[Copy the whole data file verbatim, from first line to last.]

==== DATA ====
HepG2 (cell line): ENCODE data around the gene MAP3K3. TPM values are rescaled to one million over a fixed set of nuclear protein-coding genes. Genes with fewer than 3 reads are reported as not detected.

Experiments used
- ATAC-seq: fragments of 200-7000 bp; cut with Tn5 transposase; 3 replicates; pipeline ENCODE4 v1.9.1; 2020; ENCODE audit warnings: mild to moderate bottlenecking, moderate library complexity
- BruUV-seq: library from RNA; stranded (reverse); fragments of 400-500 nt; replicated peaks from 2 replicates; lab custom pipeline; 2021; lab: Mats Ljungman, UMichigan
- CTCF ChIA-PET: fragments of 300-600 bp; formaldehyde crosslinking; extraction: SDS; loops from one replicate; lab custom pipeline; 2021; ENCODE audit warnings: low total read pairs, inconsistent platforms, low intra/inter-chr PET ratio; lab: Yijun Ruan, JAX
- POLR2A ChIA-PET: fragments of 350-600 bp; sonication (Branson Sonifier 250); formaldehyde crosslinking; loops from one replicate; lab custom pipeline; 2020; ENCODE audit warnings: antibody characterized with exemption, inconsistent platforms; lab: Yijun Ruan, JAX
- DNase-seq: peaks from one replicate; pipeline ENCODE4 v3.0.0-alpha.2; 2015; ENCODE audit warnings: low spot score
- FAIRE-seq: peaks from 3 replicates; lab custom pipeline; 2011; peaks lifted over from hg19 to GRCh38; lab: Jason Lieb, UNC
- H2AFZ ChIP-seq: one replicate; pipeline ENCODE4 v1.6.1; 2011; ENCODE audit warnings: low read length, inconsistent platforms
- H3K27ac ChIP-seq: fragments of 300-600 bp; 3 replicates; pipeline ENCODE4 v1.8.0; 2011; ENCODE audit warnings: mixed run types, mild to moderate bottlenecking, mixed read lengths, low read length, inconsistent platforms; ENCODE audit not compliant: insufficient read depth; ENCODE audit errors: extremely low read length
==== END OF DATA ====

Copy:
HepG2 (cell line): ENCODE data around the gene MAP3K3. TPM values are rescaled to one million over a fixed set of nuclear protein-coding genes. Genes with fewer than 3 reads are reported as not detected.

Experiments used
- ATAC-seq: fragments of 200-7000 bp; cut with Tn5 transposase; 3 replicates; pipeline ENCODE4 v1.9.1; 2020; ENCODE audit warnings: mild to moderate bottlenecking, moderate library complexity
- BruUV-seq: library from RNA; stranded (reverse); fragments of 400-500 nt; replicated peaks from 2 replicates; lab custom pipeline; 2021; lab: Mats Ljungman, UMichigan
- CTCF ChIA-PET: fragments of 300-600 bp; formaldehyde crosslinking; extraction: SDS; loops from one replicate; lab custom pipeline; 2021; ENCODE audit warnings: low total read pairs, inconsistent platforms, low intra/inter-chr PET ratio; lab: Yijun Ruan, JAX
- POLR2A ChIA-PET: fragments of 350-600 bp; sonication (Branson Sonifier 250); formaldehyde crosslinking; loops from one replicate; lab custom pipeline; 2020; ENCODE audit warnings: antibody characterized with exemption, inconsistent platforms; lab: Yijun Ruan, JAX
- DNase-seq: peaks from one replicate; pipeline ENCODE4 v3.0.0-alpha.2; 2015; ENCODE audit warnings: low spot score
- FAIRE-seq: peaks from 3 replicates; lab custom pipeline; 2011; peaks lifted over from hg19 to GRCh38; lab: Jason Lieb, UNC
- H2AFZ ChIP-seq: one replicate; pipeline ENCODE4 v1.6.1; 2011; ENCODE audit warnings: low read length, inconsistent platforms
- H3K27ac ChIP-seq: fragments of 300-600 bp; 3 replicates; pipeline ENCODE4 v1.8.0; 2011; ENCODE audit warnings: mixed run types, mild to moderate bottlenecking, mixed read lengths, low read length, inconsistent platforms; ENCODE audit not compliant: insufficient read depth; ENCODE audit errors: extremely low read length